(Photo © SRC Belarus)

      Further challenges remain: How to address all older people and how to become agents of change?

      The results of the review demonstrate that participatory approaches for empowerment of older people leads to the decrease in their vulnerability. Older people benefit through and from their involvement in the Initiative groups and others around them benefit from their engagement as volunteers. However, there are indications from the research that groups are mainly bringing together older people who are already relatively active. It is reasonable then to focus future activities on involvement of more self-isolated and passive people. This requires new elements of motivation and innovative approaches to overcoming access barriers to the groups.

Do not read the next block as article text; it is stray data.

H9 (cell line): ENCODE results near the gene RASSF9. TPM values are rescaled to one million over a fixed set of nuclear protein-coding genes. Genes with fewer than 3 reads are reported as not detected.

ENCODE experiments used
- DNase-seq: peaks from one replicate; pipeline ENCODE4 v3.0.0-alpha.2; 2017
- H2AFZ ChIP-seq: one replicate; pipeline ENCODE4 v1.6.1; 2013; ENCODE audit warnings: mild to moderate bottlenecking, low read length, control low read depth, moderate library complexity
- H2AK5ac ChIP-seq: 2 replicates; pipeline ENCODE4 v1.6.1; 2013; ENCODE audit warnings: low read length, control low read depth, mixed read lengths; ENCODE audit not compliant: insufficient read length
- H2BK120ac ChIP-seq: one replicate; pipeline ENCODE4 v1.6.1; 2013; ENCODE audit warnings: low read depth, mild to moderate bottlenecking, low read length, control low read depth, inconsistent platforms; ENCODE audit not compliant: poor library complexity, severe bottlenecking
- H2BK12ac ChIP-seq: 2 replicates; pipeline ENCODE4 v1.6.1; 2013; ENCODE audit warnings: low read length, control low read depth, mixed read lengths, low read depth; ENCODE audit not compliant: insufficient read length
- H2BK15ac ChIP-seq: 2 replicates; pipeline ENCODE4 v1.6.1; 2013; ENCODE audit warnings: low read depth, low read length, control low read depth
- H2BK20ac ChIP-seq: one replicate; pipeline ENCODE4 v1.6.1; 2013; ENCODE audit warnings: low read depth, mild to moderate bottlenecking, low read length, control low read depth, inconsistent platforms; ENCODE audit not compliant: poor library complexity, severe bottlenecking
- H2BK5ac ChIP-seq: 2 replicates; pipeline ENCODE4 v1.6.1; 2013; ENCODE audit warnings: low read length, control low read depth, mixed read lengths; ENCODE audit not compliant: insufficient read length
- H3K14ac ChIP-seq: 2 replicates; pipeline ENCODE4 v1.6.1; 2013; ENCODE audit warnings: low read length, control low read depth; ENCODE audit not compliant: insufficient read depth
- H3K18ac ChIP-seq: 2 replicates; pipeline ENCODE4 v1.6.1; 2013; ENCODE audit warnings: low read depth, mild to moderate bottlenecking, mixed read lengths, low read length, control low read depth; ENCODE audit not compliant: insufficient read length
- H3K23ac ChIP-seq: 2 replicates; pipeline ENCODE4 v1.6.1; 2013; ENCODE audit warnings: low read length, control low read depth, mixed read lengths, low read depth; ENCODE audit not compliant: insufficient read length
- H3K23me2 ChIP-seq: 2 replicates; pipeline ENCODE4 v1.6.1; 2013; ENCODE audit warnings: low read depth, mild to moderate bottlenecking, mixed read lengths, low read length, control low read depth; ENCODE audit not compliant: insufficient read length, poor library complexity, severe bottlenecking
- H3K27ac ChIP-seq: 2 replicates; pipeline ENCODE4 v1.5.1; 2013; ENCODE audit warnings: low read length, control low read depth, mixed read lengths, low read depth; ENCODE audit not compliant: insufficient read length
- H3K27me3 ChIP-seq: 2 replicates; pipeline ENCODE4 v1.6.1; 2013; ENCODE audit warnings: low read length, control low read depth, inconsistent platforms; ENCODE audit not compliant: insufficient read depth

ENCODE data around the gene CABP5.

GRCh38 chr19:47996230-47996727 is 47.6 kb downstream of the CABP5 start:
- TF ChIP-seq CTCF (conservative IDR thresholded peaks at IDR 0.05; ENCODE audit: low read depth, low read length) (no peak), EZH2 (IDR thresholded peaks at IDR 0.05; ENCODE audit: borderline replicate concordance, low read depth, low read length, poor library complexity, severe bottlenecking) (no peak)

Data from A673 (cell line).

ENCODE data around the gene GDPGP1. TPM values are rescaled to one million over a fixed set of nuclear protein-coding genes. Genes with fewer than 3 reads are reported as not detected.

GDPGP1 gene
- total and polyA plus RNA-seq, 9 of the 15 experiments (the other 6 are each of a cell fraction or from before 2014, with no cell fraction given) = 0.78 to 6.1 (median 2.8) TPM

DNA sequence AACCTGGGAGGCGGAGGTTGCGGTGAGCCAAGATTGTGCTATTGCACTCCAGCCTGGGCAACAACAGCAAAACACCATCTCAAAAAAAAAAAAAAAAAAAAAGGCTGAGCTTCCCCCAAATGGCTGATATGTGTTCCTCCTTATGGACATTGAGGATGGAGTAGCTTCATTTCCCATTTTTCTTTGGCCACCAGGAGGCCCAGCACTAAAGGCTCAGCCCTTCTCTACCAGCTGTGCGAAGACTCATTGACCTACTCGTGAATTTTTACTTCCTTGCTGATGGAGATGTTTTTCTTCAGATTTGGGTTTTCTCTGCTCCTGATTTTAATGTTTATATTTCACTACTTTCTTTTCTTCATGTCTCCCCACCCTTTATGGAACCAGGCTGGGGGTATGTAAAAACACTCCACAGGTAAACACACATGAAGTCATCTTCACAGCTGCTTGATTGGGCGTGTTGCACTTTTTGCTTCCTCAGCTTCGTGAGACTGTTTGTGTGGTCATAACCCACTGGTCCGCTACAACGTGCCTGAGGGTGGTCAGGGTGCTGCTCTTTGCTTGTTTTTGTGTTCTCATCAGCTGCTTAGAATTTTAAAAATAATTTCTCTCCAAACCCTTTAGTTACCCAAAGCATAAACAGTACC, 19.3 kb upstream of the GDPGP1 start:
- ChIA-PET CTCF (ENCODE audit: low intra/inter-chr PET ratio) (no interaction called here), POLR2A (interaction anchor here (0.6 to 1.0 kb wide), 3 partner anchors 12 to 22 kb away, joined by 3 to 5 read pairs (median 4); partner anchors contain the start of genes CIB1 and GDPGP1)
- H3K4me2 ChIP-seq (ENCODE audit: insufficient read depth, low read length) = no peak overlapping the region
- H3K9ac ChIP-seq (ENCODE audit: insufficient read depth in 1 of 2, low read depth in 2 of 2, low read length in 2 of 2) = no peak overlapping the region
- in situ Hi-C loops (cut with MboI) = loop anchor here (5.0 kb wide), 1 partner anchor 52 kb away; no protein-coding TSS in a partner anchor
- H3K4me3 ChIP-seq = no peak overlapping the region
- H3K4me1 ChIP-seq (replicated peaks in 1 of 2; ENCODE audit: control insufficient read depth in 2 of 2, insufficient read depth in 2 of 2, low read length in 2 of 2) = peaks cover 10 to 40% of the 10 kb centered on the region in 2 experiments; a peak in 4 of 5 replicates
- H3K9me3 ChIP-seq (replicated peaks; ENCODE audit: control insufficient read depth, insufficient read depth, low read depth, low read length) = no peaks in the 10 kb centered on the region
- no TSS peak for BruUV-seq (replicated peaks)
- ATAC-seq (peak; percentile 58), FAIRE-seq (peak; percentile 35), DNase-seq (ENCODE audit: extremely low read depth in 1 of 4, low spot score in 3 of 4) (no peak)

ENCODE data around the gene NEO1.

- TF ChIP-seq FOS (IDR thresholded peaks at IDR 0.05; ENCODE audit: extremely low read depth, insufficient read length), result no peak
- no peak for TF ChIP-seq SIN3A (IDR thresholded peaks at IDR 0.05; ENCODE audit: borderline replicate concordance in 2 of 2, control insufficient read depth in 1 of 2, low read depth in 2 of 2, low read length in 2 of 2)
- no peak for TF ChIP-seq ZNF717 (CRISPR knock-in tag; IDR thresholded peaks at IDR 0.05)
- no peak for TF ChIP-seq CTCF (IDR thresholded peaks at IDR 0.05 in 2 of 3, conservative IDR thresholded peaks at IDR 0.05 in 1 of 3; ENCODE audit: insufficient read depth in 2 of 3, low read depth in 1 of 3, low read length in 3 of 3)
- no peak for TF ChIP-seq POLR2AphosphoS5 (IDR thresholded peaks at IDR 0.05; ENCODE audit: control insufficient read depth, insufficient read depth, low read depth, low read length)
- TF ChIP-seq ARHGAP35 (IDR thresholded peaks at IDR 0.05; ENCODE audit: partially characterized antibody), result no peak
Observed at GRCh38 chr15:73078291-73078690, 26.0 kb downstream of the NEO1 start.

Becoming agents of change at local and state level is more difficult for the Initiative Groups, as this is also shaped by contextual factors. More support and advocacy through the implementing partners is required to constructively work with local and state authorities. The review has also demonstrated how participatory approaches transform the organisational culture of the implementing partner over time. Maintaining the momentum of the existing initiative groups and scaling up on a wider scale is an issue to be addressed further by the SRC and the implementing partners. 

      Film, photos and the final report can be sent on request.
      Please contact Christine Rutschmann by

      References / Notes:

      • Rodrigues, Huber, Lamura Editors (2012): Facts and Figures on Healthy Ageing and Long-term Care; European center for social Welfare Policy and Research; Vienna, Austria